Measuring a mountain
From the islands of Hawaii to the mapping of Zapadni Bay, St. George Island, and the Pribilof Islands in Alaska, the travels of DEA’s survey vessel are a metaphor for the journey of growth, diversification, and client service during the firm’s first 25 years. This period included the design of therapeutic gardens for hospitals as well as landscape and site design services for neighborhoods throughout the western United States. Development often involves mitigation planning, with one notable plan featuring the restoration of 1,117 oak trees in Walnut Creek, California.
In 2000, DEA worked with the Land Surveyors of Washington Association and the US Army Corps of Engineers to definitively measure Mount Rainier in Washington State using GPS equipment. The elevation was determined to be 14,411.05 feet.
Reconstruction after 9/11
As part of a project management oversight contract with the Federal Transit Administration, DEA was asked to oversee $4.5 billion of transit construction addressing the damage that occurred in Lower Manhattan in the September 11, 2001 attacks. Meanwhile, in Oregon, our services enabled Sokol Blosser Winery to become the first winery in the United States to receive LEED certification. The U.S. Green Building Council awarded the winery’s barrel-aging cellar Silver Certification in 2002. In line with our value of community involvement, we also played a lead role in the design and construction of Oregon’s 6.5-mile Fort-to-Sea Trail by donating project management, surveying, and landscape and trail design services. Dedication of the trail was a signature event of the Lewis and Clark Bicentennial Commemoration.
Bridge design and butterfly wings
In 2008, DEA became one of only three architectural/engineering firms recognized by FORTUNE magazine on its list of “The 100 Best Companies to Work For.” During this time, our firm’s transit and railroad practice grew with projects for the San Diego Association of Governments; Port of Vancouver, Washington; TriMet in Portland, Oregon; Denver’s Regional Transit District; and BNSF Railroad.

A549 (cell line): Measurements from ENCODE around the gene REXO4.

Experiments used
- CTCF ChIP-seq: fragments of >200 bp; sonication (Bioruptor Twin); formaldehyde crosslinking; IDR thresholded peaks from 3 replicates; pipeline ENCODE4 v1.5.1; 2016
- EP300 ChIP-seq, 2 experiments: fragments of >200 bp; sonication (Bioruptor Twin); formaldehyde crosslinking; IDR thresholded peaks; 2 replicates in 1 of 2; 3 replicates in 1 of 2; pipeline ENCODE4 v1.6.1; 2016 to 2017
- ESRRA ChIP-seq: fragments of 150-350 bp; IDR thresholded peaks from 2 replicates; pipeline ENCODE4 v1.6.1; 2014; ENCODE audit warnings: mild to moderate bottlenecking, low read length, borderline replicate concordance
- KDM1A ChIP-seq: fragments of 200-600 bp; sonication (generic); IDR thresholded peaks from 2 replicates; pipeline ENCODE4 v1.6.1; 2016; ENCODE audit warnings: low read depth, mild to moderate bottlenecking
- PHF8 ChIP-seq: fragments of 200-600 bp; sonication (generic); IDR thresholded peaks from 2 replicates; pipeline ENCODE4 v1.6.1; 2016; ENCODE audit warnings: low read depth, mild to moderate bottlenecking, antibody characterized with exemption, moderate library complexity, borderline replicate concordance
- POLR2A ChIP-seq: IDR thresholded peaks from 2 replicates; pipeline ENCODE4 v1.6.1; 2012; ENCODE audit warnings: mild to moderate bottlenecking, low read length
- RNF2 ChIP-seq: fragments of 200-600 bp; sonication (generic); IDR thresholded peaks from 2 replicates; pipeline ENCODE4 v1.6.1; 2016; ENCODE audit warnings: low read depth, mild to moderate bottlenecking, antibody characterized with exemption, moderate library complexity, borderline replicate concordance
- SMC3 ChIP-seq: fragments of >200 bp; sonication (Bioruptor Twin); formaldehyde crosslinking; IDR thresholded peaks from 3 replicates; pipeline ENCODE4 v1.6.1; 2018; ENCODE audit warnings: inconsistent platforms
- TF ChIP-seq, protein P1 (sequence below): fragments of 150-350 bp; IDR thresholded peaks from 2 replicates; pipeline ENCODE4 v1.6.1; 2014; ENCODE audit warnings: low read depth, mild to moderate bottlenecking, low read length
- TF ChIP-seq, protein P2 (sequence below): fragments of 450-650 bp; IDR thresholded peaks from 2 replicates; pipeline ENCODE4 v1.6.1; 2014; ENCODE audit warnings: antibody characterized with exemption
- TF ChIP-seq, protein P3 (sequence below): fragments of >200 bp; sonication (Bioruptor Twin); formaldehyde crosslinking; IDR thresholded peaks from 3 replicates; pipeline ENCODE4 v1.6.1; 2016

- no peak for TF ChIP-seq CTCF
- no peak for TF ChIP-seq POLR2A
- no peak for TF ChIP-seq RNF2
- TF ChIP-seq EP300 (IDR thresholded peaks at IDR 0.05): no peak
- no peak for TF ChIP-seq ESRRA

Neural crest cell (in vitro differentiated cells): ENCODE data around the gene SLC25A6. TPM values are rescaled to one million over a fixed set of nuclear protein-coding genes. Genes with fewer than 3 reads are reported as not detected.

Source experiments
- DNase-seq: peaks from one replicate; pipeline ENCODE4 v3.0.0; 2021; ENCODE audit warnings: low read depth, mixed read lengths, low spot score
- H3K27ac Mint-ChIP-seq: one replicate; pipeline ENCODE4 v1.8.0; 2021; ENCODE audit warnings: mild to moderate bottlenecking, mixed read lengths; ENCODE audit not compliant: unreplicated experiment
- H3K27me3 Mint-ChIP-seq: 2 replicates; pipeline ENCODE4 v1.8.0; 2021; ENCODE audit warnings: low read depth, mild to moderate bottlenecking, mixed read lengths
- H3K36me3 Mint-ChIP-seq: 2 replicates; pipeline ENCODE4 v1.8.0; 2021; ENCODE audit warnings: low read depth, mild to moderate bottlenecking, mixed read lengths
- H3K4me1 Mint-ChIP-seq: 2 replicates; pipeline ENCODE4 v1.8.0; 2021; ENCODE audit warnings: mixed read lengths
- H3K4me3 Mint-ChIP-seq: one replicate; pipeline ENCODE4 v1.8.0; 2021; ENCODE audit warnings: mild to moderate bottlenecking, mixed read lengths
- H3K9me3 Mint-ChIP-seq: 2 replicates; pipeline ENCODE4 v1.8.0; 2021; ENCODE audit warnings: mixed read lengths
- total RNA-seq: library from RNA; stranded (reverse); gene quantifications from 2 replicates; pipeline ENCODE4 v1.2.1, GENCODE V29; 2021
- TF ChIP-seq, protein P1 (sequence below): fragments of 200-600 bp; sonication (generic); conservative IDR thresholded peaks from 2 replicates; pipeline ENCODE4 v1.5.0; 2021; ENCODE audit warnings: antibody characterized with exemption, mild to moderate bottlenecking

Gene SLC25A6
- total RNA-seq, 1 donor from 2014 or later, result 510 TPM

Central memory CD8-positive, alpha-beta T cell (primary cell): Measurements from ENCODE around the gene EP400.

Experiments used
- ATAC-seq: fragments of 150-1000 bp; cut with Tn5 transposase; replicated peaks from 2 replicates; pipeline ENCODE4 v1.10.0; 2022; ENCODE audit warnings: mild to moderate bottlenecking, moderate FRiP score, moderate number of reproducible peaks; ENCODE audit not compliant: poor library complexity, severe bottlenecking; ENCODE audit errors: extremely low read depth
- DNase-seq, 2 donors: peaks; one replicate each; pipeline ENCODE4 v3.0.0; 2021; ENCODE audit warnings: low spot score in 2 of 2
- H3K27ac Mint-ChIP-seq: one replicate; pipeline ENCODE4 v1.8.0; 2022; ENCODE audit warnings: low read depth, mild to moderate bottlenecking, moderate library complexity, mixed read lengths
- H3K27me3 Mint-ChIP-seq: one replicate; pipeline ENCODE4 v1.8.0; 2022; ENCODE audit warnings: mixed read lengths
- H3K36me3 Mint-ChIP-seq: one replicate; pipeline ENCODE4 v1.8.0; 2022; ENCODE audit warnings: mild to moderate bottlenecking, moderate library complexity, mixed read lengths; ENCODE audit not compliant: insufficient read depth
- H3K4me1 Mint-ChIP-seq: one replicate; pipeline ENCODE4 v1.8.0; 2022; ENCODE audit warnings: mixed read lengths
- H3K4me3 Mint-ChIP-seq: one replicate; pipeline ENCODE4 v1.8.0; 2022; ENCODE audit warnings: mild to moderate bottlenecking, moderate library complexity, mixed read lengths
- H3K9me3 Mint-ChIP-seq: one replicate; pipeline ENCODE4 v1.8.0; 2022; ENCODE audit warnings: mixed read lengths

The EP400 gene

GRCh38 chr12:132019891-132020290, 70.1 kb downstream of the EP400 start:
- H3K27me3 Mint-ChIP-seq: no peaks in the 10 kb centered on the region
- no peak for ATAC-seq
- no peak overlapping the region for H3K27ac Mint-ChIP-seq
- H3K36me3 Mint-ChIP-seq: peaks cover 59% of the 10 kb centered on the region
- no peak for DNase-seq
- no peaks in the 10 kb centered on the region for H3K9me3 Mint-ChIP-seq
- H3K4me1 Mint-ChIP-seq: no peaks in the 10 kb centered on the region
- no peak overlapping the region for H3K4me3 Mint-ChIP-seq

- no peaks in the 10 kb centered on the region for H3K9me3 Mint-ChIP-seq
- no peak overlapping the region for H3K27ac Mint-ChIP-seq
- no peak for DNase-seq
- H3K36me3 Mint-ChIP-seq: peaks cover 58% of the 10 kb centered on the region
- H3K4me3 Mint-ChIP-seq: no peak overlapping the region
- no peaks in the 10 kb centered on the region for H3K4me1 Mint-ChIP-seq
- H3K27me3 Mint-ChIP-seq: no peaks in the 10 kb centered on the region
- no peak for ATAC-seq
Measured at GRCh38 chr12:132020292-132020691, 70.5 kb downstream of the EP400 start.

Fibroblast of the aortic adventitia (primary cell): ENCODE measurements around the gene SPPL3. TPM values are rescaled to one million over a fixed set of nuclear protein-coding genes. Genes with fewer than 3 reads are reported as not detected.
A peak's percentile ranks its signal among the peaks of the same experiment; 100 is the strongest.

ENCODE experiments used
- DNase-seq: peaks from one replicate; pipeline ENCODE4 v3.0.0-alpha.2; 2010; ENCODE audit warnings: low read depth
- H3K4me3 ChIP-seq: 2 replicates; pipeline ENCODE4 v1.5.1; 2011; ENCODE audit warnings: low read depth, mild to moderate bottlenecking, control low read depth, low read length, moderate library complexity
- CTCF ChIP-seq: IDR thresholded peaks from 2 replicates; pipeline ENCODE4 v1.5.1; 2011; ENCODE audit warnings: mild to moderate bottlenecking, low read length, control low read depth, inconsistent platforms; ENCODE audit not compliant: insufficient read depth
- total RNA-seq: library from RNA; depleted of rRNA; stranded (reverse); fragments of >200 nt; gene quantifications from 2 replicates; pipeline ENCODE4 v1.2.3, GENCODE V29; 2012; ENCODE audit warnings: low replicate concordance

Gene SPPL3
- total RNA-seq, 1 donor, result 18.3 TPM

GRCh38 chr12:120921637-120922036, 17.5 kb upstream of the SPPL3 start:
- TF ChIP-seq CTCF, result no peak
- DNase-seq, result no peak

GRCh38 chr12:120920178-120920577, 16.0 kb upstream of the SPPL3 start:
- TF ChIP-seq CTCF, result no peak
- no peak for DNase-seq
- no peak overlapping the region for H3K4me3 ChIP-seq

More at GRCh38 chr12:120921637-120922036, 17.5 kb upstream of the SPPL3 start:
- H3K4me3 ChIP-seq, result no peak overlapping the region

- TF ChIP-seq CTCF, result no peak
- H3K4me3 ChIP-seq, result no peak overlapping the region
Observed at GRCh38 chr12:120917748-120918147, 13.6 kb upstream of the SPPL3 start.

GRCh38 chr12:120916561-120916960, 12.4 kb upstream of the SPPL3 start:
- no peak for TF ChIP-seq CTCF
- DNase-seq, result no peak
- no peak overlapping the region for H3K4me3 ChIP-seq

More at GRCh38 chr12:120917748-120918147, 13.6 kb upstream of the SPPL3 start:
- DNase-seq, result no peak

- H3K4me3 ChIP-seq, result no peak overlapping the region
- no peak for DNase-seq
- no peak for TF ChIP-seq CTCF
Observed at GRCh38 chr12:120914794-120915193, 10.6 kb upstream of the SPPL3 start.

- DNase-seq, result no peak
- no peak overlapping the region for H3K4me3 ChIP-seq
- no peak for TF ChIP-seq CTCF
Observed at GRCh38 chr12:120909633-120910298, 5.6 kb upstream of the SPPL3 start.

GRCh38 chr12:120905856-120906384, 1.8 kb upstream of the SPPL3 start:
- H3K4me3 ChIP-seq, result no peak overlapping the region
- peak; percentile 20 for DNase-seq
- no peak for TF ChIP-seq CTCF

Our support of traditional and alternative energy suppliers grew through engineering, surveying, and natural resources services—including responding to National Environmental Policy Act (NEPA)/State Environmental Policy Act (SEPA) requirements—to include the Northwest, Rocky Mountain, and Southwest regions. With a new survey vehicle, equipped with technology that captures 3D measurements and data in a single crossing of a project site, we began collecting accurate positioning information in places where GPS signals are weak or non-existent, such as urban canyons and tunnels.
Creativity is a hallmark of our firm. Of note is our design of arch rib lateral bracing for Oregon’s Sauvie Island Bridge. The arch shape was inspired by the wings of the Silverspot butterfly, a species indigenous to Oregon.
Our founder, David Evans, retired from DEA in 2016. Before his retirement, he guided transition of DEA to the next generation of leadership and hence set the course for DEA’s legacy to thrive and to have a prosperous future.
Visit DEA News for the latest updates about our firm. Highlights include two recent mergers, our acquisition of the Blake, a new 82-foot hydrographic survey and scientific vessel based in Gulfport, Mississippi; national awards for project work; and more!